Delishhh, I love it, too. One of the best parts of the holiday season!

  17. Tammy

    I think I just drooled on my keyboard a little bit.

  18. SMM

    Have you ever tried pumpkin pie that has coconut milk instead of the heavy cream? I haven’t made it yet but it sounds divine.
    This idea that pumpkin pie is merely for Thanksgiving? First I heard of such a thing. Pumpkin pie is good from October – January in my books.

  19. Shannalee

    Tammy, Ha! I understand. : )

    SMM, No, I haven’t–sounds interesting. And pumpkin pie through January? Well, OK!

  20. Laura

    Sounds delicious! I love pumpkin pie but I’ve never made it with the real stuff – I always use pumpkin from a can. Your rave reviews on this recipe are enough to make me stop being so lazy and use a real pumpkin… As soon as I get my hands on a pumpkin, I’ll have to prepare this. Thanks for sharing the recipe!

  21. Shannalee

    Laura, You won’t regret it! For slightly more detailed instructions: preheat oven to 350 degrees F, slice the pumpkin in half, place it on a oiled baking sheet and bake for 45 minutes to an hour. You’ll know it’s done when you can pierce it easily with a fork. Take it out and let cool totally, and the skin comes right off. Then put the insides in a food processor and bam! One pie pumpkin usually gives two cups of puree: exactly enough for this recipe. Enjoy!

  22. Elizabeth

    Pumpkin pie is the best breakfast!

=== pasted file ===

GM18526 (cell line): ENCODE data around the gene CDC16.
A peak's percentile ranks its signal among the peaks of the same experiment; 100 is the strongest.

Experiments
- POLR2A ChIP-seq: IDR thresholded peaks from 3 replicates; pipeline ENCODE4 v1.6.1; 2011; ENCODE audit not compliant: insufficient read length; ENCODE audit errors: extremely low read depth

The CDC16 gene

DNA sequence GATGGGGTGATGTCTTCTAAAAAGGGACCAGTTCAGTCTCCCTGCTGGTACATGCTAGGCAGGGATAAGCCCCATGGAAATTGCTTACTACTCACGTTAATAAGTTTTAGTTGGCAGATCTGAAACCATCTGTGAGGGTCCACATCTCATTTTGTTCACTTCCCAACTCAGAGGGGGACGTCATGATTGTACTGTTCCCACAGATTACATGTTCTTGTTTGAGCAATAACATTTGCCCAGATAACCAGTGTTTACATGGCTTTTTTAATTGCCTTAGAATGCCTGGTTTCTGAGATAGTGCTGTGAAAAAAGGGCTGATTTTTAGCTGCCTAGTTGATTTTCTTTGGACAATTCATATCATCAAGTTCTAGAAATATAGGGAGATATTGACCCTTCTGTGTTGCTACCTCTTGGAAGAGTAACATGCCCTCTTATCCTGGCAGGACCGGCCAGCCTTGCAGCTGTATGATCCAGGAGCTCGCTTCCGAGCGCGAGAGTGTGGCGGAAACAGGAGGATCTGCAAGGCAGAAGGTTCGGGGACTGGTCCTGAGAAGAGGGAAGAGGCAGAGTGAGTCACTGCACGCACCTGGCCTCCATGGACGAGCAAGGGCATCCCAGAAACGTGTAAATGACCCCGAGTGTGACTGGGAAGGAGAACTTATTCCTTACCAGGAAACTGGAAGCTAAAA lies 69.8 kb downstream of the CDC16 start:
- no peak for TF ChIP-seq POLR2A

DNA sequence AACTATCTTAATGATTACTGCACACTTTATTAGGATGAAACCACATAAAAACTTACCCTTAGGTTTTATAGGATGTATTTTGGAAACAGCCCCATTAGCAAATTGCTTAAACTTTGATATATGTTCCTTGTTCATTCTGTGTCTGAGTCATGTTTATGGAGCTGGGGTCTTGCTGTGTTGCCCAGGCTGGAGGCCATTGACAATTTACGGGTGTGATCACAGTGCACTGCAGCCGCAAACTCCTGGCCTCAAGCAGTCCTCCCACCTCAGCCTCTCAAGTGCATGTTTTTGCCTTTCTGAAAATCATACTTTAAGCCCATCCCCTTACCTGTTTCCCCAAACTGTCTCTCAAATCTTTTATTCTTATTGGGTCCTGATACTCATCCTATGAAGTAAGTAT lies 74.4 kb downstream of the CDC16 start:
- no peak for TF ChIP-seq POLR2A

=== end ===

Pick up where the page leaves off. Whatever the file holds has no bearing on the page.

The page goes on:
23. Shannalee

    Ha! It’s definitely a good one. : )

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  26. lucas

    The pie crust didn’t work????????????

    1. Shanna Mallon

      Hi Lucas, What didn’t work? I’d be happy to help you troubleshoot if you’d like. I’ve made this pie crust so many times, I feel pretty confident that I could help anybody with it. : )

  27. Lily

    So I made this yesterday and it is amazing! Crust turned out fine but was sticky right away so I put it in the fridge for about 20 mins and then it was ok. The only issue I had was my filling was runny even after baking for an hour. Did I over fill it? I had leftover but maybe it was still too much? But it was more dense the next day. Should I maybe have let it sit out to cool longer?

    1. Shanna Mallon

      Lily, Oh, I’m sorry to hear that! My best guess would be that the pie needed to bake a little longer? Assuming that the oven temperature, ingredients, and pie plate size were all the same as above, I would guess it’s just the difference of a different oven. I can tell you that when the pie first comes out of the oven, the filling should look set and the crust should look golden. Hope that helps and glad you were able to still enjoy! Thanks for your feedback!

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  30. Samarpita

    Hi shanna recipe sounds so yummy but my son can’t have dairy so what dairy free cream I can use. If u could email me I would really appreciate .

    Thanx a ton.

    1. Shanna Mallon

      Hi Samarpita, My best bet would be coconut cream. Try that and see how it goes!